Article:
Researchers shed new light on how breast cancer spreads to other organs at an early stage

A consultant who analyzes a mammogram.

Rui Vieira | PA wire | Getty Images

Researchers have shed new light on how breast cancer spreads to other organs at an early stage undetected, which can cause deadly metastatic cancer in some women years later.

Before a breast cancer tumor is even detected, cells that are not yet malignant can spread to other organs where they lie dormant and do not replicate, according to new research led by Maria Soledad Sosa, a professor at the Mount Sinai Tisch Cancer Institute in New York. York City.

The NR2F1 gene usually prevents pre-malignant cells from spreading to other parts of the body.

Sosa and a team of researchers found that a cancer gene, HER2, suppresses the NR2F1 gene, allowing pre-cancer cells to move to other organs in the body where they can become carcinogenic.

“Evidence suggests that even before a primary tumor is detectable, you may have cells that also spread to secondary organs, and they may eventually form metastases as well,” Sosa said. The lungs, bones, and brain are common sites where breast cancer metastasizes or spreads.

The team’s research was published Tuesday in the peer-reviewed journal Cancer Research. The laboratory test was performed using samples of an early form of breast cancer known as ductal carcinoma in situ or DCIS, as well as cancerous lesions from mice.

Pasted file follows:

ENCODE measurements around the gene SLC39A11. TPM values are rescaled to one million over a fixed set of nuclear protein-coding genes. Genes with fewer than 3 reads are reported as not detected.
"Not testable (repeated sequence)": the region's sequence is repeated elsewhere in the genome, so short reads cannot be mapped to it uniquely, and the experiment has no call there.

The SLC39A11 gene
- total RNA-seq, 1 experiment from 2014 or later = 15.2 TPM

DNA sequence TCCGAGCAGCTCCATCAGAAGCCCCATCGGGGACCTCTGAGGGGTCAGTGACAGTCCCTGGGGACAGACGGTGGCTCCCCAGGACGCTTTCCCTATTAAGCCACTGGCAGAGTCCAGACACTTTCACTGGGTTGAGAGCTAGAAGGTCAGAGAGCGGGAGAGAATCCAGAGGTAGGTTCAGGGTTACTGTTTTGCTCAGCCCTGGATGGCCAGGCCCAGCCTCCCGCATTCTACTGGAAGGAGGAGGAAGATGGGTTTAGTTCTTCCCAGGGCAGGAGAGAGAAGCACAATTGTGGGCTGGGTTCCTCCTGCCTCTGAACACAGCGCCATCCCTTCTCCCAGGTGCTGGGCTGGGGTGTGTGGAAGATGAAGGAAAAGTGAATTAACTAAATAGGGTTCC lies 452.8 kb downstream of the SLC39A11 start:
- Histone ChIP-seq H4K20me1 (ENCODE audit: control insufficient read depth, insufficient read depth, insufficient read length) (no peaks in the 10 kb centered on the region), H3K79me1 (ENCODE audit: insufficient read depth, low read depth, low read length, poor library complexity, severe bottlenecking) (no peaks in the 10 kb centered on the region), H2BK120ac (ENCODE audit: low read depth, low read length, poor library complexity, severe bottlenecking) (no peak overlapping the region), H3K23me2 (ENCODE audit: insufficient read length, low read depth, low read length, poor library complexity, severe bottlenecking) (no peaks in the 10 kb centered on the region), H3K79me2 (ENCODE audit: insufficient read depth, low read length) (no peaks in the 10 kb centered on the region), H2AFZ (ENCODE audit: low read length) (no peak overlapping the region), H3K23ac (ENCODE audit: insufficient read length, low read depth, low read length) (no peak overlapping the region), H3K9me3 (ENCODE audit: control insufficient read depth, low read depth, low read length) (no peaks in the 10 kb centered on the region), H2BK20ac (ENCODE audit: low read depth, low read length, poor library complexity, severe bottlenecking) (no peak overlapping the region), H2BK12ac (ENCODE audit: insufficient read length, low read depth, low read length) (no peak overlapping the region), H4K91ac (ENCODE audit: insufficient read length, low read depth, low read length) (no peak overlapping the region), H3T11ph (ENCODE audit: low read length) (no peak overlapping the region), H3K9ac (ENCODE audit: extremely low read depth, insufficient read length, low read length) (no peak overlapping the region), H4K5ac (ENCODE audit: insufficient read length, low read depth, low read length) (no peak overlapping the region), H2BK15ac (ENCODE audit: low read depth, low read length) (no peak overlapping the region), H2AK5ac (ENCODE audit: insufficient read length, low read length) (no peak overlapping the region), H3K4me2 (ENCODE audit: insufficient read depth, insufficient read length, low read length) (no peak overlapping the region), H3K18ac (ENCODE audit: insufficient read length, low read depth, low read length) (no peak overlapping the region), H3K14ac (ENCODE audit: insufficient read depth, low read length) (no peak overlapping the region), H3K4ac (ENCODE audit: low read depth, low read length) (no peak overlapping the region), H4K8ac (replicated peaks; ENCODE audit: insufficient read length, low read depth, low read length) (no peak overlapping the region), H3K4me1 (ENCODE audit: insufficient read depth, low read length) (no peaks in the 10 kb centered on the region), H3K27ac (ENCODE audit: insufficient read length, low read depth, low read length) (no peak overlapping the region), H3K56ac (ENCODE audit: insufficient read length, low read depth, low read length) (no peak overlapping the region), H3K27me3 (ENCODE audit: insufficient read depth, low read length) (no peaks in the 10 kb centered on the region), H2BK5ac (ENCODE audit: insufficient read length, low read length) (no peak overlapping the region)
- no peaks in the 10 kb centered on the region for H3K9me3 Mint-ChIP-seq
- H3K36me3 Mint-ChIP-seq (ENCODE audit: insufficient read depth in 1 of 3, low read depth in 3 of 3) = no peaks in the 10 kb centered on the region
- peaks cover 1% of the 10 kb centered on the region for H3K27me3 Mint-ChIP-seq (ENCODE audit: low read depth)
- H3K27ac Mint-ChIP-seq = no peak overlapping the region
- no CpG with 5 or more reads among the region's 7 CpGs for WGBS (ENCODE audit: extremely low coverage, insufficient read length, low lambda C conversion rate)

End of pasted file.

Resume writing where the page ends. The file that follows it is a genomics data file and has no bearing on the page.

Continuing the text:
Sosa, the study’s lead author, said that understanding the mechanism that allows pre-malignant cells to spread throughout the body may one day help determine which women are at higher risk for breast cancer recurrence. If a patient exhibits low levels of NR2F1, it may be a sign that dormant cancer cells are spreading in the body, where they can later reactivate and cause disease.

The results of the study may have an impact on how women diagnosed with DCIS are treated. DCIS is an abnormal cell growth in the lining of the breast milk duct that has not developed into a malignant tumor. DCIS is traditionally considered non-invasive, meaning that the abnormal cells have not yet spread. However, research from Sosa’s team and others challenges this view.

More than 51,000 women in the United States will be diagnosed with DCIS this year, according to the American Cancer Society. Many women diagnosed with DCIS undergo either surgery or radiation or both. However, women diagnosed with DCIS who are undergoing these treatments still have about a 3% chance of dying from breast cancer 20 years after their diagnosis, according to a groundbreaking study published in Jama Oncology in 2015.

More than 150 women in the study who had their breasts removed still died of cancer, meaning the disease had probably spread at the time of discovery. The researchers concluded that the classification of DCIS as non-invasive should be reconsidered and warned that some cases of the carcinoma have an inherent potential for remote spread to other parts of the body.

“Even if they perform the operation of DCIS or sometimes it is treated with radiation therapy, the mortality does not change. This tells you that it does not matter what is there in your primary location,” Sosa said. The problem is that the abnormal cells spread from the carcinoma, she said.

CNBC Health & Science

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